Diabetes currently affects nearly 37 million Americans, and 96 million are prediabetic, according to recent statistics from the Centers for Disease Control (CDC). Of these statistics, Diabetes was ranked number 7 for the leading cause of death and is the number 1 cause of kidney failure, lower-limb amputations, and adult blindness.
What is diabetes?
Diabetes is a long-lasting health condition related to the sugar levels in our blood. After we eat a meal or drink our favorite beverage the typical response from our bodies is for the pancreas to release insulin. This helps our body use sugar (glucose) as energy. For a diabetic, their body either does not produce enough insulin or the cells no longer respond to the insulin leading to higher blood sugar levels. Long-term high blood sugar is what leads to heart disease, kidney disease, and vision loss.
There are three main types of diabetes:
- Type 1 Diabetes is autoimmune where the body attacks itself and stops the body from making insulin. More commonly identified at a young age and requires a person to take insulin daily. This is not preventable and 5-10% of people have Type 1 diabetes.
- Type 2 Diabetes is more common 90-95% of those diagnosed with diabetes will have type 2. This is preventable or delayed with healthy lifestyle changes such as diet, exercise, and weight management. This used to be more commonly diagnosed in adults but is now seen in younger populations.
- Gestational Diabetes occurs in pregnant women who were not diagnosed with diabetes before pregnancy. This typically resolves after the baby is born. It can increase the mother’s risk of developing type 2 diabetes later and impact the health of the baby later as well.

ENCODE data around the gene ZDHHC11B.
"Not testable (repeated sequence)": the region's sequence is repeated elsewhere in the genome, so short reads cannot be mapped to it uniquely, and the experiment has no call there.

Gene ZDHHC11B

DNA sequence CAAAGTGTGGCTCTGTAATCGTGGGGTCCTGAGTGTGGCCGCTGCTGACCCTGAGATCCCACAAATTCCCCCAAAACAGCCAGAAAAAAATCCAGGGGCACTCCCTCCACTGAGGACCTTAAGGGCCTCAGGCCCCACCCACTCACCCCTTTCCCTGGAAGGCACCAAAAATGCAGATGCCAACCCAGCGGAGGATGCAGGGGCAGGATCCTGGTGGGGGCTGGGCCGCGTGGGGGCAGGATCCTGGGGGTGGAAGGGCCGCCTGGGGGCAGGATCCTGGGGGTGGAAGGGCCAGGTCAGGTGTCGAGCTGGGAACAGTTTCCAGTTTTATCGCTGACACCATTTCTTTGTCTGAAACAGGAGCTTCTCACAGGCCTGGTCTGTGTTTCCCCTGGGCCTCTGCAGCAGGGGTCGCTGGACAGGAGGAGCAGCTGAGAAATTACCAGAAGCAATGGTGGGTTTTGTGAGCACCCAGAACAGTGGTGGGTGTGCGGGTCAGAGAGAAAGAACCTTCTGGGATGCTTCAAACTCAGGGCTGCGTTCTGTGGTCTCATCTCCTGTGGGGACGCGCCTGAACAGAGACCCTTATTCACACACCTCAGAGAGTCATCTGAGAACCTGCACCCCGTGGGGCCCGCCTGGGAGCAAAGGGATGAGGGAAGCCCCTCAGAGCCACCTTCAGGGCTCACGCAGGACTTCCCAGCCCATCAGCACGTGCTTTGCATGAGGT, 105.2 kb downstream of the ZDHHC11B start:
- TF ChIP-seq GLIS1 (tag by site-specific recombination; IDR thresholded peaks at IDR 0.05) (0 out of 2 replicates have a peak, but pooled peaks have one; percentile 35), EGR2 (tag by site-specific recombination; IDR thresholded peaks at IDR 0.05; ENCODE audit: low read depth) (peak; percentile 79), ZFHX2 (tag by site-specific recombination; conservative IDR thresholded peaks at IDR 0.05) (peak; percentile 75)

Who to involve in your care?
It takes a team to help manage and care for diabetes. Often times your primary care provider (PCP) will be the one to recognize and diagnose diabetes. Lifelong management and prevention can include other knowledgeable people. The NIH provided a list of other healthcare professionals to consider including in your care including registered dietitians, nurses, certified diabetes educators, eye doctors, and podiatrists (for a more inclusive list use the link below). It is important to tailor your team to your specific needs and concerns, each individual is impacted in different ways by diabetes. The important thing to remember is that you are not alone in your diagnosis and taking care of your health now can help to improve outcomes later on.
For all of us, it is important to continue focusing on what we eat, getting exercise, and checking in with our doctors. In America 1 in 3 adults have pre-diabetes and 80% of those do not know that have pre-diabetes. That means there are millions of people that are at an increased risk of developing type 2 diabetes but have no idea they are at risk.
There is no better time than today to start making small changes to improve our long-term health. Small changes lead to healthy habits.